My garden in Fife

I took a few photos of my garden last week when we were having a very long dry spell, since then we have had some much needed rain. Below is a photo of a blue clematis alpina which is against the fence, it’s my favourite clematis, of the ones I have anyway. There’s also an acer/Japanese maple on the right just coming into leaf.

acer, clamatis alpina, Garden 5

The patch below is the first area to come into flower as it’s where I have most of my snowdrops, but the narcissus, primulas, cherry blossom and heathers are flowering now.

heathers, cherry blossom, primulaGarden 1

I feed the birds all winter but will be removing the last of the feeders when this one below is empty. The birds don’t need supplements over the summer. The tree the feeder is hanging on is a pear tree, very late in showing signs of growth but it has since begun to blossom.

pieris, pear tree, amelanchier, primulas

The photo below would have been quite nice if I hadn’t inadvertently left my weed bucket in view! On the far right is the remains of what was a giant cherry tree that I planted just a couple of years ago, it grew about 20 feet inside a few years, you wouldn’t think it was possible. Anyway, I realised it was going to be far too big for our garden so it has been reduced and the bark cut all around it as it was impossible to move it. I plan to keep the skeleton of the tree to grow my rambling rose Rambling Rector over it. It also produced loads of suckers from the roots. Whoever thought it was a good tree to sell to the general public was off their head. Very few gardens can accommodate a tree which apparently grows to 100 feet, something that the sellers kept quiet about! You live and learn. There are far too may trees in this garden, which I knew was a mistake, but I wanted them all, sheer greed. They are mainly small fruit trees though – apples, pear and plum. Fingers crossed we don’t get a late frost as we did last year and all the buds turned black and fell off.

my garden, silver birch, euphorbia, acer

I had to trace the tree roots and pull them up where possible, that made a complete mess of the chips at the path and around the table which is to the left and out of view below. I thought it might settle down itself but it hasn’t, so that’ll be next on the agenda for needing attention. Since taking these photos the garden has been cleaned up and my brown bin is full of garden waste, but there’s yet more to do. A garden is always a work in progress!

my Garden

My garden update

A few friends have asked me how my garden is getting on, and I have been taking photos of it over the past couple of months, but just haven’t got around to blogging about it. It has been a weird year weather wise. The spring weather was quite late in getting here, then we had a very dry period, particularly while we were away in Belgium and Holland in early May. My garden was gasping when we got back home.

But since then we’ve had a lot of rain and wind to contend with. In Scotland we didn’t get the really hot weather that they had in England and Wales earlier in July, we’ve been getting one good day of weather followed by three or four bad days, sometimes feeling more like November.

The plants are coping though.

red broom

physocarpus and forget-me-nots

clematis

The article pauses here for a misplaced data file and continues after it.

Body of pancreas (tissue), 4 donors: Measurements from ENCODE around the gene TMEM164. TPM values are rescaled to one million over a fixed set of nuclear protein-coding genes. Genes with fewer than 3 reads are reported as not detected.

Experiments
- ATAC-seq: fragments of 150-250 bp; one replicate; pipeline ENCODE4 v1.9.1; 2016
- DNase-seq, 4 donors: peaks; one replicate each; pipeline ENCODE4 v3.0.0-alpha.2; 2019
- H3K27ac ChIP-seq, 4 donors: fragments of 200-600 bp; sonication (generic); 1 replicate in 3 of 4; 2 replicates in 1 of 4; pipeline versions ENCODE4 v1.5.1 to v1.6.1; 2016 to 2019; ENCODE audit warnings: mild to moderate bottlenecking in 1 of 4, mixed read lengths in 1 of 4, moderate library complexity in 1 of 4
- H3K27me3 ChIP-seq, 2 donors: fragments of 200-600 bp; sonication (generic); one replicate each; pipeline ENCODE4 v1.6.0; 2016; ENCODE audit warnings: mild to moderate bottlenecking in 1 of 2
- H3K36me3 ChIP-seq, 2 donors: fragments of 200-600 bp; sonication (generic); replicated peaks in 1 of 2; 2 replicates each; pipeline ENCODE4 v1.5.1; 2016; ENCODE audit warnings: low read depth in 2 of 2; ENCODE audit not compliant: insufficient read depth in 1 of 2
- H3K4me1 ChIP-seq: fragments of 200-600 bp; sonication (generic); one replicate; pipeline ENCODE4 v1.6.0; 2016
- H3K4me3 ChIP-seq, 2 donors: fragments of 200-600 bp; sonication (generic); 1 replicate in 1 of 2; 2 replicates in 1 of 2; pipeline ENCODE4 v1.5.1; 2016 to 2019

fir tree

acer and euphorbia

rosemary and geraniums

turk's cap lily

aquilegias

aquilegia

Most of those photos were taken in May so the garden looks quite different now, but I’ll leave those photos for another post!

More of my spring garden in Fife, Scotland

<clematis alpina

I had clematis alpina in my old garden, the one I worked in and planned for 26 years, and since moving to the new and at first very empty garden I’ve been planting a lot of my old favourites again, this one was a must have. I love everything about it, the shape, size, colour and the fluffy seedheads when the flowers have finished.

Amelanchier canadenis

Amelanchier canadensis (above) is one of the several trees I’ve planted, in fact I probably have too many trees, if that’s ever a possibilty. The flowers don’t last very long but they’re worth having, very delicate looking and pretty, I’ve planted another specimen by the back fence but I think I might grow that one as a large shrub, hoping it’ll become nice and bushy.

apple blossom

I’m fairly sure that the blossom in the photo above is apple, but then again it might be plum. Whatever, I’m just chuffed that several of my fruit trees are flowering for the first time since I planted them three years ago.

quince flowers

The photo of the ornamental quince above is a bit blurry, sadly this one doesn’t have the fab scent that the apricot coloured one in the old garden had. I’m still trying to track down a specimen of that one.

Below is a wee anemone, it survived the winter well and I’ve bought some more of them for the front garden.
anemone

Fritillaries, I love them, but quite a few of the flowers have got holes right in the middle of the petals, it looks like something has chomped its way out of the buds. These ones are fine though.

fritillary

The auriculas below are plants that I’ve never grown before, I had always thought they wre too delicate and tender to be left out over winter in Scotland but these ones are thriving and will need to be split up when they stop flowering, which won’t be for ages. There was quite a craze for these plants, especially amongst the French Protestant Huguenots who fled to Britain to avoid persecution from the Catholics in France.
auricula

If you want to know a bit more about the plants and the Huguenots have a look here.